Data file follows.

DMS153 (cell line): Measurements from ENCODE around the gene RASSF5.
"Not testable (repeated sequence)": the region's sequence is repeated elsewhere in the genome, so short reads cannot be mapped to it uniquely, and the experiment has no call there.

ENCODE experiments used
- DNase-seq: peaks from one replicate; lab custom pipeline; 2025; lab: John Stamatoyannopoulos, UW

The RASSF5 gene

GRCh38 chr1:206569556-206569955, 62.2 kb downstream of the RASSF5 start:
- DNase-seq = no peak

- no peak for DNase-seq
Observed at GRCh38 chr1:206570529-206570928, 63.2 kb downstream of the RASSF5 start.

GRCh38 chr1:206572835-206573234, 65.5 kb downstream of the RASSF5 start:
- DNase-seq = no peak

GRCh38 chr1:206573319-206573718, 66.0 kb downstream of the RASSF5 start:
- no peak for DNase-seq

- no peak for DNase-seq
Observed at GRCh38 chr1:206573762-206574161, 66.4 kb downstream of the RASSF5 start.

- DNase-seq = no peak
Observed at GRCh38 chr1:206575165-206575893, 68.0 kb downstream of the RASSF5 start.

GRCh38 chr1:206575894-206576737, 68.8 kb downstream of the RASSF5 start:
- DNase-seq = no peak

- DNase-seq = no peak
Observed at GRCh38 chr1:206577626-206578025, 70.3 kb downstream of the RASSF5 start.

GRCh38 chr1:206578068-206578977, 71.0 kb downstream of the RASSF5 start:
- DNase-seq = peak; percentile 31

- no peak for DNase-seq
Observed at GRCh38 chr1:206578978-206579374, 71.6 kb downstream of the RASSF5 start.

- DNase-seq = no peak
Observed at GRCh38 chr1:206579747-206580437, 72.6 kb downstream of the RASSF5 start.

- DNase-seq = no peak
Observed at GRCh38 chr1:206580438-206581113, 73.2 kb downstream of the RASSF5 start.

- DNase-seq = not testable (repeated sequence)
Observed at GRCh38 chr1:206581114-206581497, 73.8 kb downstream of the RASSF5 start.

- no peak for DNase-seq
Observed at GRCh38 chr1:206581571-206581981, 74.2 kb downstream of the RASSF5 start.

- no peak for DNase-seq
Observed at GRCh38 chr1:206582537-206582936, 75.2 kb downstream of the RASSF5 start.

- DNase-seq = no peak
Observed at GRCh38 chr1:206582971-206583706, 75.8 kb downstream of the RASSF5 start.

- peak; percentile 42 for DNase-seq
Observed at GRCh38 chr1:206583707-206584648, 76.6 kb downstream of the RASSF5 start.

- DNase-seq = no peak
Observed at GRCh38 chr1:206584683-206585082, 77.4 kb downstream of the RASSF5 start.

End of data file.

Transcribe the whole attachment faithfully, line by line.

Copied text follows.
DMS153 (cell line): Measurements from ENCODE around the gene RASSF5.
"Not testable (repeated sequence)": the region's sequence is repeated elsewhere in the genome, so short reads cannot be mapped to it uniquely, and the experiment has no call there.

ENCODE experiments used
- DNase-seq: peaks from one replicate; lab custom pipeline; 2025; lab: John Stamatoyannopoulos, UW

The RASSF5 gene

GRCh38 chr1:206569556-206569955, 62.2 kb downstream of the RASSF5 start:
- DNase-seq = no peak

- no peak for DNase-seq
Observed at GRCh38 chr1:206570529-206570928, 63.2 kb downstream of the RASSF5 start.

GRCh38 chr1:206572835-206573234, 65.5 kb downstream of the RASSF5 start:
- DNase-seq = no peak

GRCh38 chr1:206573319-206573718, 66.0 kb downstream of the RASSF5 start:
- no peak for DNase-seq

- no peak for DNase-seq
Observed at GRCh38 chr1:206573762-206574161, 66.4 kb downstream of the RASSF5 start.

- DNase-seq = no peak
Observed at GRCh38 chr1:206575165-206575893, 68.0 kb downstream of the RASSF5 start.

GRCh38 chr1:206575894-206576737, 68.8 kb downstream of the RASSF5 start:
- DNase-seq = no peak

- DNase-seq = no peak
Observed at GRCh38 chr1:206577626-206578025, 70.3 kb downstream of the RASSF5 start.

GRCh38 chr1:206578068-206578977, 71.0 kb downstream of the RASSF5 start:
- DNase-seq = peak; percentile 31

- no peak for DNase-seq
Observed at GRCh38 chr1:206578978-206579374, 71.6 kb downstream of the RASSF5 start.

- DNase-seq = no peak
Observed at GRCh38 chr1:206579747-206580437, 72.6 kb downstream of the RASSF5 start.

- DNase-seq = no peak
Observed at GRCh38 chr1:206580438-206581113, 73.2 kb downstream of the RASSF5 start.

- DNase-seq = not testable (repeated sequence)
Observed at GRCh38 chr1:206581114-206581497, 73.8 kb downstream of the RASSF5 start.

- no peak for DNase-seq
Observed at GRCh38 chr1:206581571-206581981, 74.2 kb downstream of the RASSF5 start.

- no peak for DNase-seq
Observed at GRCh38 chr1:206582537-206582936, 75.2 kb downstream of the RASSF5 start.

- DNase-seq = no peak
Observed at GRCh38 chr1:206582971-206583706, 75.8 kb downstream of the RASSF5 start.

- peak; percentile 42 for DNase-seq
Observed at GRCh38 chr1:206583707-206584648, 76.6 kb downstream of the RASSF5 start.

- DNase-seq = no peak
Observed at GRCh38 chr1:206584683-206585082, 77.4 kb downstream of the RASSF5 start.